Tuesday, October 13, 2009

Twenties Girl by Sophie Kinsella

I am not sure why I picked this book up. I have read other books by this same author and they are alright, but not really my thing. Basically a woman, Lara, attends her great aunt Sadie's funeral only to become haunted by the Sadie's ghost.

Sadie wants Lara to find her lost necklace and to lighten up and have some fun. Various hi-jinx occur. Oh the fun.

Boring. Not much to talk about. Good vacation book.

the Law of Love by Laura Esquivel

I could not get through this book. It was just too odd. I did love Like Water for Chocolate, but saw it first in movie form. Maybe that helped?

Cream Puff Murder by Joanne Fluke

Do not read this if you are dieting. This is from a series of books that revolve around the owner of a bakery. At the end of every chapter there is a recipe for cookies, cake, pie, etc. Not only does the owner of the bakery make each of this desserts and describe them in detail but she also solves crimes. The book was alright, nothing that will change your life (except that you might gain five pounds). I think this would be a perfect book to read around the holidays where you want something fun and are looking for some great things to bake.

Sunday, October 4, 2009

The Glass Castle: A Memoir by Jeanette Walls

Jeanette Walls' parents shouldn't have had children.
This book is horrifying in its details of her childhood. Her parents could at best be described as mentally unstable, completely self-absorbed and immature. There were images and stories in this book that I will never forget and will never be able to get out of my head. I hated this book and wish I could erase it from my mind. It was good for discussion, but it is kind of like seeing a car crash, you can't look away but wish you hadn't seen it.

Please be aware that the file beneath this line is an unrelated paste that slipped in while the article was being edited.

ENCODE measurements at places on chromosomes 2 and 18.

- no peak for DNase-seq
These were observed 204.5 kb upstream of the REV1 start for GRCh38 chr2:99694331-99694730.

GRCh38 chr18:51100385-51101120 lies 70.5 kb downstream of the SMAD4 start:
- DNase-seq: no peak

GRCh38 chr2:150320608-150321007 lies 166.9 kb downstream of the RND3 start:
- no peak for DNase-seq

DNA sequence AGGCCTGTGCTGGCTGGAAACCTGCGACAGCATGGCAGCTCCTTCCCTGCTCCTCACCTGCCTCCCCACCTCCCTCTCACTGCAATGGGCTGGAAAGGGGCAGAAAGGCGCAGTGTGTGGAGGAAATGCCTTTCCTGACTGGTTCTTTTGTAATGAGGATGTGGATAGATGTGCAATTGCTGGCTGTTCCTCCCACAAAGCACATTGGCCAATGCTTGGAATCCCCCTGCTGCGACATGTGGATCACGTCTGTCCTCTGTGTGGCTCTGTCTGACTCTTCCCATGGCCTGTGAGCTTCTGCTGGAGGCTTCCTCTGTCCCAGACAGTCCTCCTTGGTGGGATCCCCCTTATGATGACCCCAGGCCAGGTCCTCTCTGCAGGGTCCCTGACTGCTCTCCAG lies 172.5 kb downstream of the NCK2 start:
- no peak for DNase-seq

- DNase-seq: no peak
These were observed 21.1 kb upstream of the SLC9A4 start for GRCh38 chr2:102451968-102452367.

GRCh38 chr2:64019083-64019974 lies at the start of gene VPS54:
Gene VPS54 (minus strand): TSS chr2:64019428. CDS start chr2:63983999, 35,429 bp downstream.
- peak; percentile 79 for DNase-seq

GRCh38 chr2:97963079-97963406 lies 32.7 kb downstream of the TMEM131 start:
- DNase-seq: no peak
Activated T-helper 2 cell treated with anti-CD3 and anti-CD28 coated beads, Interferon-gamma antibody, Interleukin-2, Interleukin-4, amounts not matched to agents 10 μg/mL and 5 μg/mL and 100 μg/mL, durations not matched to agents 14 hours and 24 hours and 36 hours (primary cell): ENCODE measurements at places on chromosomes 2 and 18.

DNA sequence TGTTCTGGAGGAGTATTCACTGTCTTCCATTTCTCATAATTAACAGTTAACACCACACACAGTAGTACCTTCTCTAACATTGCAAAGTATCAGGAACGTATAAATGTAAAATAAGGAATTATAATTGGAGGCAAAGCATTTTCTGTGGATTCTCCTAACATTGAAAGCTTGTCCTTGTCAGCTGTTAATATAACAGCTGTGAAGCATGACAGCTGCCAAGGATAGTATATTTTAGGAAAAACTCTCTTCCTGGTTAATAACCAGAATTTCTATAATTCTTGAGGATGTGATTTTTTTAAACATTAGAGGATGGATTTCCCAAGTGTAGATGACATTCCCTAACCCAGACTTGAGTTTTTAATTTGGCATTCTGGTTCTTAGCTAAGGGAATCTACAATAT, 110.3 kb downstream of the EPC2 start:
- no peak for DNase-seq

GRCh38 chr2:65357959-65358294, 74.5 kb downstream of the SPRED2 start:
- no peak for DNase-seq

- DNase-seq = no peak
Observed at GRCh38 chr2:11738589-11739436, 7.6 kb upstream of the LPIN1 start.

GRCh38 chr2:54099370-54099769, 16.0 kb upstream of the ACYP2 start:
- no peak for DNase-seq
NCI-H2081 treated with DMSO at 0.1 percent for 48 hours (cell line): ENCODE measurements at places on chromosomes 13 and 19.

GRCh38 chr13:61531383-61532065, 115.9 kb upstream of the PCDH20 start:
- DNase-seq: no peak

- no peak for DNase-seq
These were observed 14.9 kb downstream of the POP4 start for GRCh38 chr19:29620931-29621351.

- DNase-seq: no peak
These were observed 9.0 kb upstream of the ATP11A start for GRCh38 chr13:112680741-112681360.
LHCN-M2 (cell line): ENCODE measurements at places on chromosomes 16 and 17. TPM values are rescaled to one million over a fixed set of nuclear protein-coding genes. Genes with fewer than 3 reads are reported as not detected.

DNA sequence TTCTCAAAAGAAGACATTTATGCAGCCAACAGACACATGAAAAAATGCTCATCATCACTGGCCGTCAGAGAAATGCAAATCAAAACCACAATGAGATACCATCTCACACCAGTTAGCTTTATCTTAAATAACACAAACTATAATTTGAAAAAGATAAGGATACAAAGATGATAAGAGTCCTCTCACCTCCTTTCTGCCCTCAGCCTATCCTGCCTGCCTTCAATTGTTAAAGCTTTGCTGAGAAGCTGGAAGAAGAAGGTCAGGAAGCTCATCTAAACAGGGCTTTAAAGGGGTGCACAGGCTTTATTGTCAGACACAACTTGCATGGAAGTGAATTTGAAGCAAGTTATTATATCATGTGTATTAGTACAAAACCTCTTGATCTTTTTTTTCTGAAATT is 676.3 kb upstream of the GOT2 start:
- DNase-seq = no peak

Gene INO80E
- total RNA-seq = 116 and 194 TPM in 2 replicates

Standing in the Rainbow by Fannie Flagg

This is one of my favorite books of all times. I looooooove this book.
The story is simple and homey and comforting. The main charecter is a 10-year old boy. His mom is the local radio personality, Neighbor Dorothy. She broadcasts a daily radio show from their front room with the help of her mother-in-law, local celebrities and neighbors who just stop by. The story takes place over time as all kinds of change come to the tiny town of Elmwood Springs, MO.
LOVE THIS BOOK. It's like chicken noodle soup. :)

A Redbird Christmas by Fannie Flagg

I love Fannie Flagg. She is like fried chicken and gravy....pure comfort reading. The story is centered on a town in Alabama. Oswald, from Chicago, is told he has one year to live so he packs up his bags and ends up in Lost River. He wants to die in peace, but the people of Lost River won't let him. It is a sweet, heart-warming story.

Rebecca's Promise, etc. (Adam County Trilogy) by Jerry S. Eiche

An interesting fact about Ohio...there are a lot of Amish and Mennonite people living here. AND there is a whole genre of Amish/Mennonite fiction. This is not the best example of Amish fiction, but it is a sweet, peaceful romance trilogy. If you are looking for something that is comforting, this would be a good choice. However, you should check first to see if any Beverly Lewis or Wanda Brunstetter books are available.

Mr and Mrs. Fitzwilliam Darcy: Two Shall Become One by Sharon Lathan

I should have known I would hate this book after reading the introduction. The author starts off by saying she had never read any Jane Austen before she went to see the MOVIE Pride and Prejudice. So then she loved the movie, read the books and decided she was qualified to continue the stories of the brilliant Austen. NO THANK YOU, Ma'am.